Re: Latin merx
> --- In email@example.com, "dgkilday57" dgkilday57@ wrote:off, overtake'. Beekes then devises a
> An IE root *merk^- is found in the zero-grade in Sanskrit <mr.s'áti> 'he touches, grasps, handles' and in
> Greek <brakeîn> 'to come together, meet, assemble', <bráketon> 'crowd', <bráttein> (*brákyein) 'to fill,
> load heavily' and <dusbrákanos> 'hard to handle'.
> It is plausible that the normal grade of the same root occurs in Italic with Latin <merx> 'merchandise,
> wares', <merce:s> 'price, reward', <merca:ri:> 'to conduct trade', <Mercurius> 'god of trade', Faliscan
> <Mercus> 'god of trade', and Oscan <amiricatud> 'without remuneration'. The basic sense of *merk^- is
> likely 'to handle'. The development in Italic is then parallel to German <handeln> 'to trade', <Handel>
> 'traffic, trade'. A similar development in Greek would explain <bráketon> originally as 'market-place', like > Latin <merca:tus>, then 'crowd at the market-place, crowded assembly, mass of people, full load', etc. But > <dusbrákanos> preserves the original force of the root.
> > The Greek word has a doublet parptó: 'to catch, seize, lay, hold
> > Pre-Greek root *mr(a)kW- >brap-, brak- with different outputs of the labiovelar cluster.
>There's also the root *bhrak-/*bhark- reflected in Greek phrásso:, phratto: 'to crowd together', Latin farcio: 'to fill'.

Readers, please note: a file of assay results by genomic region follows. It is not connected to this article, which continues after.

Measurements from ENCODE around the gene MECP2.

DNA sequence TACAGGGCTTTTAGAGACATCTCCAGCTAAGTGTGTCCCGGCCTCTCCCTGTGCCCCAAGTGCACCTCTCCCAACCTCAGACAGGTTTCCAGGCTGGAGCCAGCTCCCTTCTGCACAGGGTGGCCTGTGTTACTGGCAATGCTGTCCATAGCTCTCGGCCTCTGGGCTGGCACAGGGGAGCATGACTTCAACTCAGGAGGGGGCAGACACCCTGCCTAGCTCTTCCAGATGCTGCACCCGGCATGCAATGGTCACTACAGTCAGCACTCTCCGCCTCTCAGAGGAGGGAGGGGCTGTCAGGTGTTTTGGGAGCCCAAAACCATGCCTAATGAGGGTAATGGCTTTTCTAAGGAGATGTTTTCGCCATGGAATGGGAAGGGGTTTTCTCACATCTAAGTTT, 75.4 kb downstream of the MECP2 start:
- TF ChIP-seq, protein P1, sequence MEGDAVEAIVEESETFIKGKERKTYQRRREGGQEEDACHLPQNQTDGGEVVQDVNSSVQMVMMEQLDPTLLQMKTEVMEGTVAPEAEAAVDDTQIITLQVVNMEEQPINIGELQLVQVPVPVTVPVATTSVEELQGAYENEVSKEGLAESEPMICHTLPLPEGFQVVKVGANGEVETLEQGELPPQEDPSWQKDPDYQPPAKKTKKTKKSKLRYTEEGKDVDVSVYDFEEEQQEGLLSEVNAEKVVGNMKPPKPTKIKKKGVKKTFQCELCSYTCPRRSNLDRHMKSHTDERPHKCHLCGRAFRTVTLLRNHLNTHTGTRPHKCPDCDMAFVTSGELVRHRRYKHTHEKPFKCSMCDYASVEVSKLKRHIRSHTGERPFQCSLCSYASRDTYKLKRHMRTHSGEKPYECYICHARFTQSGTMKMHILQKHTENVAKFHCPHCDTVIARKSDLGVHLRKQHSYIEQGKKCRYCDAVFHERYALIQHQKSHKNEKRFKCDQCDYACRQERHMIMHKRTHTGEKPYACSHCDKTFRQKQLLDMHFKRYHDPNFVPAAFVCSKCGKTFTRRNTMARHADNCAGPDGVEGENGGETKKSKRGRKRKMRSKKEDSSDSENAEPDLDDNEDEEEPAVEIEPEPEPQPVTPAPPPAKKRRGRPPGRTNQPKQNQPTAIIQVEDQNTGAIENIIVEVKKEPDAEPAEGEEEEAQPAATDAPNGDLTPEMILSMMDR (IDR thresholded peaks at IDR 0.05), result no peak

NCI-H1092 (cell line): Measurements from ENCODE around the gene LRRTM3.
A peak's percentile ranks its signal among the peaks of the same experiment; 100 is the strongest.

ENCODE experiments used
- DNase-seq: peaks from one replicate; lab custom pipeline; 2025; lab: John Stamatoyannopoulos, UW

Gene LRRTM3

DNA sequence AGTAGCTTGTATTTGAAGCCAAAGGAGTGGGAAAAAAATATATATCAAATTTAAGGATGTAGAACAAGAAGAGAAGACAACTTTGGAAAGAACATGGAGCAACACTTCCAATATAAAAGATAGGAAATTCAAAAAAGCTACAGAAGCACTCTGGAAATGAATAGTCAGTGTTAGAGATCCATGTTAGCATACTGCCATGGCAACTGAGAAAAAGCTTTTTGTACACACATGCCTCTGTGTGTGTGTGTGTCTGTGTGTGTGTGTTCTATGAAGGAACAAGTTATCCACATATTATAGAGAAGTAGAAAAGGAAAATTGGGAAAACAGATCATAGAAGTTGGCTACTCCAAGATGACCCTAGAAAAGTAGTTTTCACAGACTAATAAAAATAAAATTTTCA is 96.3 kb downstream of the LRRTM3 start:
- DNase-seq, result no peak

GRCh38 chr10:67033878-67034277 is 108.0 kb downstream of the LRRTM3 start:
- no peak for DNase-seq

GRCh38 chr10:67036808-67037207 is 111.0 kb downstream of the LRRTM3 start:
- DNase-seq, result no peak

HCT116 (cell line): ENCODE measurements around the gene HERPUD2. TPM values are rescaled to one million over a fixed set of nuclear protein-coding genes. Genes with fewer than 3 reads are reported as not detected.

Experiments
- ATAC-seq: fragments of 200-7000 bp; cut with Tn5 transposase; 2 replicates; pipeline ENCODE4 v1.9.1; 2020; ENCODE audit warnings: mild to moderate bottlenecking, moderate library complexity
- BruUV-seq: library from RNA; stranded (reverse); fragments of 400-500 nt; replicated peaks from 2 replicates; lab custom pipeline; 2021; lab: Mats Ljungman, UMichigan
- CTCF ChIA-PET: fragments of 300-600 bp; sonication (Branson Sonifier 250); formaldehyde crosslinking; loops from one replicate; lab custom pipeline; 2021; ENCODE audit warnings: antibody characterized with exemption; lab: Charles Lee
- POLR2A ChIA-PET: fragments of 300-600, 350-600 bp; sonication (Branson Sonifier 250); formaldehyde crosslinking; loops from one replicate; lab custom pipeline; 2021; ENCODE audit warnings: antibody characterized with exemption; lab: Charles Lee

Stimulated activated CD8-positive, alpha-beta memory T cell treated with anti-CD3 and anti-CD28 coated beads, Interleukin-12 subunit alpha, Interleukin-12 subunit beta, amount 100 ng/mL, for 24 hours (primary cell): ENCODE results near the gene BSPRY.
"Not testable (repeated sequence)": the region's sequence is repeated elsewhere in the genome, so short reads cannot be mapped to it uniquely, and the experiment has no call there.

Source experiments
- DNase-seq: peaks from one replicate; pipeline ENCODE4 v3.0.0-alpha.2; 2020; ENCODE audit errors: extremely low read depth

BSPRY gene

Although I don't exclude the possibility of semantic contamination in some cases, IMHO Latin merx and related words aren't etymologically connected to 'handle' or 'crowd'. As I mentioned before, we've got the related Etruscan form marXar, pressumably 'trader', which I derive from a protoform *m-HarXwV related to NEC *=HirfVr 'to change' (I implictly assume f=Xw).
With a different output of the cluster *Xw, we've got a root *merH- reflected in Celtic *mar-na- 'to bretray', *mrato- 'to deceit'. The latter is the origin of the Romance verb *barata:re 'to trade; to cheat; to barter', borrowed (through French) into English barter. Also Sino-Tibetan *mre:(H) 'to buy, debt' belongs here.
With a different prefix, we've got *p-HarXwV > *prak-, reflected in Greek prásso:, prátto: 'to deal with, to trade', pratós 'sold'. And with a different output of *Xw also *perH-, reflected in Baltic *pi~rk- (*pe~rk-a-) 'to buy'.
- --- In firstname.lastname@example.org, "Tavi" <oalexandre@...> wrote:
>Of course, the Baltic forms are derived from *perk-. But *perH- is the source of Greek pérne:mi 'to sell', pipré:sko: 'to betray', more or less semantical counterparts of the Celtic forms.
> With a different prefix, we've got *p-HarXwV > *prak-, reflected in
> Greek prásso:, prátto: 'to deal with, to trade', pratós 'sold'.
> And with a different output of *Xw also *perH-, reflected in Baltic
> *pi~rk- (*pe~rk-a-) 'to buy'.